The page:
Cemex Philippines, the country’s third-largest cement maker, expects sales this year to be flat in view of what the firm’s public relations director described as “uncertainties” in the market, including the impact of a tariff cut.
“We expect sales to be more or less the same as last year,” public affairs director Darwin DJ Mariano told reporters recently. He pointed to uncertainties stemming from the possible impact of the financial meltdown on the local construction industry.
Another source of uncertainty for the industry, he said, are persistent reports that President Arroyo signed, or was on the verge of signing, a draft executive order (EO) lifting tariffs on imported cement, supposedly to force local cement makers to bring down prices by unleashing cheap competition from abroad.
“It would be purely speculation” to forecast something based on that (unconfirmed reports of the EO), Mariano said. Still, Mariano said they are still “hoping for improved market conditions” in an industry where price spikes accompany an upward curve in construction activities.
In Cemex’s case, the company posted annual increases in net sales and net income since 2004 at P8.8m to P11.9m last year.
However, return on sales dropped from a double-digit figure of 12.46 to five per cent last year.
From subsequent net losses every year of P0.8m in 2001, Cemex posted its first net income in 2004 at P0.5 million. The company hit a high of P1.3m in 2005, before dipping to P0.6m in net income last year.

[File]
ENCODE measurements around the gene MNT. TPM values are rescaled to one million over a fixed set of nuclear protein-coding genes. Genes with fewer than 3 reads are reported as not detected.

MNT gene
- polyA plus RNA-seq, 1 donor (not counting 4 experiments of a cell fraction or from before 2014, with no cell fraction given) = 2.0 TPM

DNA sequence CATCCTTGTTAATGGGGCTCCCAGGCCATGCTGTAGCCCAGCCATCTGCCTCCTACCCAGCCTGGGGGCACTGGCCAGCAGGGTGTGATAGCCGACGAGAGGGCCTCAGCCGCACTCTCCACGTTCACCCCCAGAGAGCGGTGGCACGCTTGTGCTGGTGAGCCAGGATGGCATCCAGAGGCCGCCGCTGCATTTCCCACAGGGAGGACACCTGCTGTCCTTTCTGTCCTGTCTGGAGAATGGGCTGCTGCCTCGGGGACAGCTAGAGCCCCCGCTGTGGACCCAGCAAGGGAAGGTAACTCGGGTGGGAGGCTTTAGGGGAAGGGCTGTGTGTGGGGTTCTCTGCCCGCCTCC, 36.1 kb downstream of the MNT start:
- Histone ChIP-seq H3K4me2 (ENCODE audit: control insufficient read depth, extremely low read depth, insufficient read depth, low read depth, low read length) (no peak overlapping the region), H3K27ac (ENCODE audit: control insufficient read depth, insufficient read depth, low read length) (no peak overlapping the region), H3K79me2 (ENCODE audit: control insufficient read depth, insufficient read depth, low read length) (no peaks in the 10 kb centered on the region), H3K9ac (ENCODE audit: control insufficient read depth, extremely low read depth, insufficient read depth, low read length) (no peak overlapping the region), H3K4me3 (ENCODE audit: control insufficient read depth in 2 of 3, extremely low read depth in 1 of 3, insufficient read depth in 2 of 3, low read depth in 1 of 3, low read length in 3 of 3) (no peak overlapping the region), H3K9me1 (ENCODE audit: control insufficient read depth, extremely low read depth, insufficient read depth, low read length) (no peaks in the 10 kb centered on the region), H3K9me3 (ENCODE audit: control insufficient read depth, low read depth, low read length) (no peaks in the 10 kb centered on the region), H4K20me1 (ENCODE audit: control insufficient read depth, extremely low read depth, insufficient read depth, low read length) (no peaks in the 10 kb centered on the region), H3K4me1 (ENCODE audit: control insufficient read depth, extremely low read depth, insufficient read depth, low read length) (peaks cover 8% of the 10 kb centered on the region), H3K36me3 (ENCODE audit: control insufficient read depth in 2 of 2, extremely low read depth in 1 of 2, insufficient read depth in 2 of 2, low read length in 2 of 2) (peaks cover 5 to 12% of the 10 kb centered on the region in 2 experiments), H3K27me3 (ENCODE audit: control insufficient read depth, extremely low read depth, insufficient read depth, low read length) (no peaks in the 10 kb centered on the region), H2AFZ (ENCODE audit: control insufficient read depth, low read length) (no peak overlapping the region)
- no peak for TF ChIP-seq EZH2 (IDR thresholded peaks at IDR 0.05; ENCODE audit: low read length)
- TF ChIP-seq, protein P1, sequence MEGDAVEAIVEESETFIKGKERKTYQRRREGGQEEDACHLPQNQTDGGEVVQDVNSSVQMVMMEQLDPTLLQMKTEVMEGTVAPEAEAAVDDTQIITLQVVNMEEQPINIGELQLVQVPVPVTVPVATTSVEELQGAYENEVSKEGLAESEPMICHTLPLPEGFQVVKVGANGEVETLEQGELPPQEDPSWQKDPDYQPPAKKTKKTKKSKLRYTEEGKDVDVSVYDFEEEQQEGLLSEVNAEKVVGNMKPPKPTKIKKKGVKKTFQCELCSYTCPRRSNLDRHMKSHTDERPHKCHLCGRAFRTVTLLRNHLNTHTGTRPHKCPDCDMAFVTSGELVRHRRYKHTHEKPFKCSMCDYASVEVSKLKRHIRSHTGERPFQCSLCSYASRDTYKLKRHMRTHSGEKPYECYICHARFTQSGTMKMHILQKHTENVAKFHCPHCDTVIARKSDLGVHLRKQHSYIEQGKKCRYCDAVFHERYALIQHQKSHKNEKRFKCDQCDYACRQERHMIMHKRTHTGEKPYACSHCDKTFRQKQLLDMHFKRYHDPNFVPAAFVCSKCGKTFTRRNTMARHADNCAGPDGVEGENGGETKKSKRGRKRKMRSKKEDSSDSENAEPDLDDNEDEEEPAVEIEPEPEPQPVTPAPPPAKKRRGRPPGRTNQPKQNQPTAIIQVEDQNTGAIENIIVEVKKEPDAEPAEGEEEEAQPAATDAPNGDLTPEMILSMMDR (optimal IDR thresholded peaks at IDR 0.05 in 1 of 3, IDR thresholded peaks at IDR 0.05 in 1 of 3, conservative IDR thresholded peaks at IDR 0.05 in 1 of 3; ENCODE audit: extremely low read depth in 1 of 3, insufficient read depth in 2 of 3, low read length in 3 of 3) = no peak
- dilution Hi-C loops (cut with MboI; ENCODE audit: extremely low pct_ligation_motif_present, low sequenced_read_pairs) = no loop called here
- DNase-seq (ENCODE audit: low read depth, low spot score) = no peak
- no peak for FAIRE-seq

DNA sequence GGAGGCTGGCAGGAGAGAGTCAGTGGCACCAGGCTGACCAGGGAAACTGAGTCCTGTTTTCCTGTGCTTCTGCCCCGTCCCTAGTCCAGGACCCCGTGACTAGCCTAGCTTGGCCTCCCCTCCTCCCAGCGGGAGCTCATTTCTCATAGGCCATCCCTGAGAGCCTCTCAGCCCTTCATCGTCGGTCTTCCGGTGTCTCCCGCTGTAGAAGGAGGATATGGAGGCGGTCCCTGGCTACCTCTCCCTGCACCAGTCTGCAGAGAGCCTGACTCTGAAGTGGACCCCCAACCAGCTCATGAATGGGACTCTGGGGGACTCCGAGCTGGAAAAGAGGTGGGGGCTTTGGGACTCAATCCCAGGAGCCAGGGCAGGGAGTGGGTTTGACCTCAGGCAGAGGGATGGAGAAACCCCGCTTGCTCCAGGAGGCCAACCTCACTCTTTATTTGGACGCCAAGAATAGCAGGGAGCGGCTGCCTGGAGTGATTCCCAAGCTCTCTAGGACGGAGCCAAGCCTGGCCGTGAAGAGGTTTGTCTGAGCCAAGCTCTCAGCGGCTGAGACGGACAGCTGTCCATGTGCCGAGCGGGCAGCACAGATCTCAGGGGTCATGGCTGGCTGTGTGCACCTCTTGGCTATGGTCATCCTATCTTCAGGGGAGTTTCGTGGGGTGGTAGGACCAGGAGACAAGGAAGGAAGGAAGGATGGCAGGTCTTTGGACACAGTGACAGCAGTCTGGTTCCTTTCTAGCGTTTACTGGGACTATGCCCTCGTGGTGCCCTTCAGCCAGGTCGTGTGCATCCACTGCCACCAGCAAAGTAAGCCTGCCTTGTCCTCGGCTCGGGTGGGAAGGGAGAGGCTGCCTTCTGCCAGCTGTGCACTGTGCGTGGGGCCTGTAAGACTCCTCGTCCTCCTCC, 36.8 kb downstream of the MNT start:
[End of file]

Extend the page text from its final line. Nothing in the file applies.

One effect of the uncertainty is the company’s move to weed out inefficiencies. This year Cemex shed out 19 positions. “But that’s the last,” Mariano added.
Meanwhile, Malacañang was asked to reconsider a plan to scrap the five per cent tariff on imported cement amid warnings that the move could backfire on the local cement industry.
Sen. Benigno “Noynoy” Aquino III warned that lifting cement tariffs would have serious repercussions on the local industry and its workers. He urged the economic managers to “study the matter carefully and not rush into any decision.”
Aquino aired the warning even as Press Secretary Jesus Dureza clarified the other day that contrary to reports, President Arroyo has not yet signed an executive order scrapping cement tariffs, as recommended by Trade Secretary Peter Favila.
The senator voiced concern that the conflicting reports “only add further anxiety to the cement industry and its workers.” He noted that their collective apprehension stems from the possible dumping of imported cement that threatens the viability of local cement companies and the job security of over 100,000 workers if and when the President allows the tariff lifting.
He also recalled earlier reports that Favila had favored the lifting of cement tariffs due to the alleged high prices of local cement.
But Aquino pointed out that trade groups were opposing the tariff lifting, arguing that it would only “favor some importers to the detriment of Philippine industries and local jobs.”